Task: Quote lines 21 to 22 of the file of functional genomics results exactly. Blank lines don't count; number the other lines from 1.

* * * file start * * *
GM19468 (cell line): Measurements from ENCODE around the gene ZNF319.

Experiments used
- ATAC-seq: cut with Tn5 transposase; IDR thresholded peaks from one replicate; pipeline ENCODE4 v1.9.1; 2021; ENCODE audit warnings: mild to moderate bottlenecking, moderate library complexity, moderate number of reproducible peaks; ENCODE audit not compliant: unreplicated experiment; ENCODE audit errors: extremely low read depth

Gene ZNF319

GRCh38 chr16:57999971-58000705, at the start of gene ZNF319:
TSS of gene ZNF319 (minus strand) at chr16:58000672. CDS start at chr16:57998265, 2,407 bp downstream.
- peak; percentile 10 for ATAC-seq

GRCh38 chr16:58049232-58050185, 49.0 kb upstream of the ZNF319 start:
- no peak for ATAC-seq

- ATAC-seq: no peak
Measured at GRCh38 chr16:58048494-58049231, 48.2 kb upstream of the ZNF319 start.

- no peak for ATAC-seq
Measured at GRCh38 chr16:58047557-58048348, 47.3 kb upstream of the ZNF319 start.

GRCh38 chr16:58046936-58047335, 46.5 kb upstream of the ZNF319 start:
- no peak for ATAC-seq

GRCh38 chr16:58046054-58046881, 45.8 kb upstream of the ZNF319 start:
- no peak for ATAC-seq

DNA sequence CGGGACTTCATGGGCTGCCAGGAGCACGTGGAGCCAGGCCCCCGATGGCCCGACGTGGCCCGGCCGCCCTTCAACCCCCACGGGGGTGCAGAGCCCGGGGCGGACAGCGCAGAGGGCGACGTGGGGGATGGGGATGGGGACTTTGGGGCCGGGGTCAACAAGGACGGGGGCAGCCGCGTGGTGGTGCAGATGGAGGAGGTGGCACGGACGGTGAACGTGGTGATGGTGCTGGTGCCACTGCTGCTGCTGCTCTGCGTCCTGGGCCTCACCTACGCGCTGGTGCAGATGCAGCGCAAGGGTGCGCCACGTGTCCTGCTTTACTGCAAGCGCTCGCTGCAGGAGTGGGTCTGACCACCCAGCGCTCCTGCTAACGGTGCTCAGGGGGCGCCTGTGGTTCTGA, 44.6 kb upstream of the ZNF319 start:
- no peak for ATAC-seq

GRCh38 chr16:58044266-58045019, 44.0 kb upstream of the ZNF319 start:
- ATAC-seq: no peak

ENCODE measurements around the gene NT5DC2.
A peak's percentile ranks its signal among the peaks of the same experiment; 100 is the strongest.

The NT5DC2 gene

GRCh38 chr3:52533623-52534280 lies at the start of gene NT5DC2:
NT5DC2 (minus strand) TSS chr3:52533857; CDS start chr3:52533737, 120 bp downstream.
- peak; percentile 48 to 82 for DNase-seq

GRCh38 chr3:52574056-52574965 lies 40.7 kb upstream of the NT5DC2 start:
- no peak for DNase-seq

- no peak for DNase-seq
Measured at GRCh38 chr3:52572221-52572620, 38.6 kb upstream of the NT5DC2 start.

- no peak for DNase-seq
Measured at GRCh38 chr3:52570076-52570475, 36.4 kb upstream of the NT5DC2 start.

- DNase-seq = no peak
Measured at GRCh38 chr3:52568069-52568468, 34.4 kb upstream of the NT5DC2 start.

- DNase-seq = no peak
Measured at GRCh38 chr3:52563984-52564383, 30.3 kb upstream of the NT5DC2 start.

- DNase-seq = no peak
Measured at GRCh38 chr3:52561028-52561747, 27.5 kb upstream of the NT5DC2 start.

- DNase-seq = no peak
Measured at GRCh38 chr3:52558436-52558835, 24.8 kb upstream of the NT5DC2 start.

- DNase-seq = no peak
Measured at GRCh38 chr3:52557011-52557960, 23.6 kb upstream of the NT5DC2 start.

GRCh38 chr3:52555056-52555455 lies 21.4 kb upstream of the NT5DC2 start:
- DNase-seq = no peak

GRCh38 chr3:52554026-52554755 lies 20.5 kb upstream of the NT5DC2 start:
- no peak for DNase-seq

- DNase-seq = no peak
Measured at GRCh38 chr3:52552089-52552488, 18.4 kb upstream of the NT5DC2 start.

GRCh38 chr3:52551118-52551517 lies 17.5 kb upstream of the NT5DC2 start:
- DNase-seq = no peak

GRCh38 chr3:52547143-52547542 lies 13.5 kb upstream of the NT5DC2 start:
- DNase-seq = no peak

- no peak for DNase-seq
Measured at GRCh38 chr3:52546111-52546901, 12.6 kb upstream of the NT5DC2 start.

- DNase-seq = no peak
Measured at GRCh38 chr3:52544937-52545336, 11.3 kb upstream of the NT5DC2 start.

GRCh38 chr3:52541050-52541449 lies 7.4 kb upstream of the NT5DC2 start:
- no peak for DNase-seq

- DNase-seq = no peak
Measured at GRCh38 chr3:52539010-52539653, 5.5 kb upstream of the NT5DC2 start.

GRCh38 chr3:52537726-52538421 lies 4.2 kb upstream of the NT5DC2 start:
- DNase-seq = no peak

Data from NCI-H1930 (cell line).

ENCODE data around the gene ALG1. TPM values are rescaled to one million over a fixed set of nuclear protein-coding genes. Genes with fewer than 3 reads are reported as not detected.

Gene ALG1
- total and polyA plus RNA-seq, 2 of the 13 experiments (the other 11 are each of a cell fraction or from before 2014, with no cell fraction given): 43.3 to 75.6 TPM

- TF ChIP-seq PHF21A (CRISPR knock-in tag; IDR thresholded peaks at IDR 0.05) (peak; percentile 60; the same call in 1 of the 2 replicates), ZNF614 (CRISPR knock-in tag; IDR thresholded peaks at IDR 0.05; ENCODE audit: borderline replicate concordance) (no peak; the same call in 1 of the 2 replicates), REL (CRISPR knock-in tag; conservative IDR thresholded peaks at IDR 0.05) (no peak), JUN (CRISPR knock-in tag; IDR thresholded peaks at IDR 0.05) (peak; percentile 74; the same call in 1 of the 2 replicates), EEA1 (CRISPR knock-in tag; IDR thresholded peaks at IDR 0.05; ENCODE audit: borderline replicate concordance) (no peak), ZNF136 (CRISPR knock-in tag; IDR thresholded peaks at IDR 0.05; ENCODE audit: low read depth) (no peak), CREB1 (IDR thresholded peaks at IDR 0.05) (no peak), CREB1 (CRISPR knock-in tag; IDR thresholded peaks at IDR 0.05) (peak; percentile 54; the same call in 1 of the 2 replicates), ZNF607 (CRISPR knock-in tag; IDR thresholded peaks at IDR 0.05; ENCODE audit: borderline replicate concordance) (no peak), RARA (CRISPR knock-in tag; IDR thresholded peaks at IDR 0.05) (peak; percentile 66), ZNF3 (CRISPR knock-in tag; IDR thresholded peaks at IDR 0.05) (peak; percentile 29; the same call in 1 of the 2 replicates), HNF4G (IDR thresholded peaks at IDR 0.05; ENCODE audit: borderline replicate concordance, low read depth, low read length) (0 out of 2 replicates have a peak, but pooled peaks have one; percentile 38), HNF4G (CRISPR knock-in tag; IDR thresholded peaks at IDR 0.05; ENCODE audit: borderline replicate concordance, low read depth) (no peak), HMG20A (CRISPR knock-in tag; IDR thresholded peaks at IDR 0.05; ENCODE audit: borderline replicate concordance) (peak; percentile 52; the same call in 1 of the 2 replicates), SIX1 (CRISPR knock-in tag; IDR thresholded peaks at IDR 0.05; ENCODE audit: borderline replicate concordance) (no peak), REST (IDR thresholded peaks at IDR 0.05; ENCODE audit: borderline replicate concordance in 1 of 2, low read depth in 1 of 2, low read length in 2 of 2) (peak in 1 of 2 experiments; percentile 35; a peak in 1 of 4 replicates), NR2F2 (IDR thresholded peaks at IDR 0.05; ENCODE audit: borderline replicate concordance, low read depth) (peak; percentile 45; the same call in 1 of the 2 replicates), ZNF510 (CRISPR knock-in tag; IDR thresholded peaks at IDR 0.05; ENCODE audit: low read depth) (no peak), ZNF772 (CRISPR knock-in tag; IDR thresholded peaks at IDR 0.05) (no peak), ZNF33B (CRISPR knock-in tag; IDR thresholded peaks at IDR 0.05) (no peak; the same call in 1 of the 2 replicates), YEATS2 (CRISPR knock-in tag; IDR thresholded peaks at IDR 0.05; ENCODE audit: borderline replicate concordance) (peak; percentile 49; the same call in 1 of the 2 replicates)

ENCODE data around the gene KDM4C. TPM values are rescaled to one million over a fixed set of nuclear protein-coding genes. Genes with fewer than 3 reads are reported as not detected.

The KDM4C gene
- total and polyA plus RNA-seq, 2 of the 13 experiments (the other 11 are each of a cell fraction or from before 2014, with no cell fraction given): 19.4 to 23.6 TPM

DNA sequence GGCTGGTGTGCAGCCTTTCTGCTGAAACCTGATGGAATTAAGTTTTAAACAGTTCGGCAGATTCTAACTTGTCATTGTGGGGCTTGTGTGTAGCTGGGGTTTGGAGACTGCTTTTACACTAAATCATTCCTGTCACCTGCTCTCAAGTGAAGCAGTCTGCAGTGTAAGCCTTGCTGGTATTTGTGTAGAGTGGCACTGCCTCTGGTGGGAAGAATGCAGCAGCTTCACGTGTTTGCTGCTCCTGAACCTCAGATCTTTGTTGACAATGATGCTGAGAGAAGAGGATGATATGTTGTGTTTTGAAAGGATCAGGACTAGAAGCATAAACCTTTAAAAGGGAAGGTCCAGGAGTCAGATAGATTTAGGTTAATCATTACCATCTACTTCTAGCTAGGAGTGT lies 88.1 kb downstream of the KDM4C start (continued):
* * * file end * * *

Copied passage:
- ATAC-seq: no peak

ENCODE measurements around the gene NT5DC2.